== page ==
If there is anything approaching consensus in the contentious education reform debate, it’s that good teaching makes a significant, measurable difference in student performance. Yes, many teachers will argue that good parents make a bigger difference, and they may be right. But that doesn’t change the reality that holding all other factors constant – including uninvolved parents – good teachers add significantly more to student learning than poor teachers.
So how can we help teachers teach better?
Note how I phrase the question. So many discussions of teacher evaluation seem to circle around how we should train, hire, and fire teachers. I’d like to see changes in all three policies, but it still seems to me that the most important use of teacher evaluation is to help the teachers we already have improve.
So I was pleased that a just-published scholarly analysis suggests that well-designed evaluation systems can help mid-career teachers (whom some education reformers view as hopeless causes) improve their teaching and their students’ outcomes.
The study focused on Cincinnati’s Teacher Evaluation System. Here’s how the authors describe this approach:
During the yearlong TES process, teachers are typically observed in the classroom and scored four times: three times by an assigned peer evaluator—a high-performing, experienced teacher who previously taught in a different school in the district—and once by the principal or another school administrator. Teachers are informed of the week during which the first observation will occur, with all other observations unannounced. Owing mostly to cost, tenured teachers are typically evaluated only once every five years.
The evaluation measures dozens of specific skills and practices covering classroom management, instruction, content knowledge, and planning, among other topics. Evaluators use a scoring rubric based on Charlotte Danielson’s Enhancing Professional Practice: A Framework for Teaching, which describes performance of each skill and practice at four levels: “Distinguished,” “Proficient,” “Basic,” and “Unsatisfactory.” (See Table 1 for a sample standard.)
Both the peer evaluators and administrators complete an intensive TES training course and must accurately score videotaped teaching examples. After each classroom observation, peer evaluators and administrators provide written feedback to the teacher and meet with the teacher at least once to discuss the results. At the end of the evaluation school year, a final summative score in each of four domains of practice is calculated and presented to the evaluated teacher. Only these final scores carry explicit consequences. For beginning teachers (those evaluated in their first and fourth years), a poor evaluation could result in nonrenewal of their contract, while a successful evaluation is required before receiving tenure. For tenured teachers, evaluation scores determine eligibility for some promotions or additional tenure protection, or, in the case of very low scores, placement in a peer assistance program with a small risk of termination.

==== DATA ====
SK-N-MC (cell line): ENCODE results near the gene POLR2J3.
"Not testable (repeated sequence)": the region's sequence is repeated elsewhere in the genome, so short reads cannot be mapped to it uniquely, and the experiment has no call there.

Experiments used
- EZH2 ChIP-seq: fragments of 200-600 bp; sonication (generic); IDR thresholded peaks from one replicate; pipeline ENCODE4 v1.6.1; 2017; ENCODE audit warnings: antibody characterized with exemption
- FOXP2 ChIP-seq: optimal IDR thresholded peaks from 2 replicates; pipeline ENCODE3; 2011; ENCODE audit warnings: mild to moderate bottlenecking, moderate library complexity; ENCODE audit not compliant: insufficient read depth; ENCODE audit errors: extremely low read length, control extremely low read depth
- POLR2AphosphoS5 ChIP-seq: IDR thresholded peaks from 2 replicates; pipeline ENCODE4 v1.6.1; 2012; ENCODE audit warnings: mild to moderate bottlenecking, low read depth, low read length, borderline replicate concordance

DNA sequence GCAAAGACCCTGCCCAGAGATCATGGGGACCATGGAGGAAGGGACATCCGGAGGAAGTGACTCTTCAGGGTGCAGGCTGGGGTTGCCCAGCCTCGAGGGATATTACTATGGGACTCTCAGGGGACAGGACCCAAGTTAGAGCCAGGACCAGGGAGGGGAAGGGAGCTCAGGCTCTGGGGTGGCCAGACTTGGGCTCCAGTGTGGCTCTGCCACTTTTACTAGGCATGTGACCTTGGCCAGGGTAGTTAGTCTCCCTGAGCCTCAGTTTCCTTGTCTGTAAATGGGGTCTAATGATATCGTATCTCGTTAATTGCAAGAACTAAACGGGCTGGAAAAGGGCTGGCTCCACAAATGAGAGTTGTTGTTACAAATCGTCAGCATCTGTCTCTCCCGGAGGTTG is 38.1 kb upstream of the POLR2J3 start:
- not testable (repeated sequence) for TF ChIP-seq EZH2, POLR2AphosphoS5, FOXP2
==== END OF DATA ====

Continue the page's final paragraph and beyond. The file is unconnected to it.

And the results?
We find suggestive evidence that the effectiveness of individual teachers improves during the school year when they are evaluated. Specifically, the average teacher’s students score 0.05 standard deviations higher on end-of-year math tests during the evaluation year than in previous years, although this result is not consistently statistically significant across our different specifications.
These improvements persist and, in fact, increase in the years after evaluation (see Figure 1). We estimate that the average teacher’s students score 0.11 standard deviations higher in years after the teacher has undergone an evaluation compared to how her students scored in the years before her evaluation. To get a sense of the magnitude of this impact, consider two students taught by the same teacher in different years who both begin the year at the 50th percentile of math achievement. The student taught after the teacher went through the TES process would score about 4.5 percentile points higher at the end of the year than the student taught before the teacher went through the evaluation.
Note that this evaluation system does not rely heavily on test score data, but rather on observation and input. (I think test score data is a valuable additional tool, but this is NOT a test-based approach.) Most, but not all, of the evaluating is done by experienced teachers from OTHER schools, who can presumably be more objective. All but the first evaluation visits are unannounced. And the system costs a lot of money.
So what do you think?